Termites might be known for their destructive powers, but it turns out they have innate restraint and an understanding of engineering that would make a master builder weep.
UNSW researchers have discovered that the termite, Coptotermes acinaciformis, is able to distinguish load-bearing from non-load-bearing wood.
According to Dr Sebastian Oberst and Professor Joseph Lai from the School of Engineering & Information Technology at UNSW Canberra, Coptotermes, the ‘tree-piping’ termite, will first gnaw through areas that don’t support weight before moving on to load-bearing timbers.
They usually eat the wood that is not load bearing first, such as door and window frames and floorboards behind cupboards and attack the strong load-bearing timbers such as joists and bearers later.
The UNSW team and colleague Associate Professor Theo Evans from the University of Western Australia also found the canny insect will buttress weight-bearing walls with clay to ensure it doesn’t collapse as they feast.
“The ability to determine weight bearing in wood explains some of the patterns of termite attack in houses,” says Oberst.
“They usually eat the wood that is not load bearing first, such as door and window frames and floorboards behind cupboards and attack the strong load-bearing timbers such as joists and bearers later.”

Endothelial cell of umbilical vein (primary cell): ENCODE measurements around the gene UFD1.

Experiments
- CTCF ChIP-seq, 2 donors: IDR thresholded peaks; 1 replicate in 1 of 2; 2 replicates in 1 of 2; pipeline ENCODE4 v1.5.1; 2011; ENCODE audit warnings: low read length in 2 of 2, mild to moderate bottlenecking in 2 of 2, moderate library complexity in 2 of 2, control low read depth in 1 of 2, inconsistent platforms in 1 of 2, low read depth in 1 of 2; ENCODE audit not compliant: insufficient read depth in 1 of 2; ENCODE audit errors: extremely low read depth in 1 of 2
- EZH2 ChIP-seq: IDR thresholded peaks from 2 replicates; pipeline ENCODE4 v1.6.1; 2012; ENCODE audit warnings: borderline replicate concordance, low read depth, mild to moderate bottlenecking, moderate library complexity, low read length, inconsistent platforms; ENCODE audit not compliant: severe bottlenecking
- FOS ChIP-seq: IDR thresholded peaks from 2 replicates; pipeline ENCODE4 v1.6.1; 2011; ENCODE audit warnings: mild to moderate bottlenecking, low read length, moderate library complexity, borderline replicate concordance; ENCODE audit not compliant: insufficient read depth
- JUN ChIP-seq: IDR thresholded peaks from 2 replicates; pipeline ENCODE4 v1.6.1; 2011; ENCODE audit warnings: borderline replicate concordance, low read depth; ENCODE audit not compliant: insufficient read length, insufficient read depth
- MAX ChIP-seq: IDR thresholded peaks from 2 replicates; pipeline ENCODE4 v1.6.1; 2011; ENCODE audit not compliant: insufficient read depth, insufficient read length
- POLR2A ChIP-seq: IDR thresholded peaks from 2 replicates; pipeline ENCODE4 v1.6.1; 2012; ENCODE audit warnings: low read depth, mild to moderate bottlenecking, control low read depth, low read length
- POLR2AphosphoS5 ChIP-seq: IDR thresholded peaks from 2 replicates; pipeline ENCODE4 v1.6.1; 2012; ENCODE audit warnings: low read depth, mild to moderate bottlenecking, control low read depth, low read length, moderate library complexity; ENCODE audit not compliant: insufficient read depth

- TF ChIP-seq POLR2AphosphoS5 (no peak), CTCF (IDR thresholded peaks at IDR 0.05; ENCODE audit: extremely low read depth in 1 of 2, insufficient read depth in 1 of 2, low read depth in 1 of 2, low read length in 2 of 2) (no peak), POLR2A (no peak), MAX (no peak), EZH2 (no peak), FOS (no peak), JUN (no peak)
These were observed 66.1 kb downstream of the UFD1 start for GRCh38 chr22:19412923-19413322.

The clay walls are built progressively so if the termites are disturbed and forced to abandon the wood they haven’t expended more energy than is strictly necessary.
It allows termites to access wood that would otherwise be off-limits, offering 700 times more energy than they expend in erecting the scaffold.
It is thought to represent an evolutionary leap from foraging to nest building.
The ability to detect load bearing is likely to have evolved in response to the scarcity of readily accessible wood for Coptotermes, a ground-dwelling mainland Australian species that builds mound nests and eats eucalypts.
“The problem for ground-living termites is most wood is not available to eat because it is in tree trunks that support the huge weight of the tree,” Oberst says.
“Eating the wood at ground level would cause the tree to collapse, and so crush and kill the termites.”
Once a load is detected, the termite switches from feeding mode to transporting clay, and continues to periodically sample the wood until enough clay has been added to disperse the load before continuing to eat, the researchers say.
Though not proven, they believe the load bearing is detected via their acoustic or vibration senses rather than physical or chemical methods.
The research, published in Scientific Reports, was supported by an Australian Research Council Discovery Project Grant.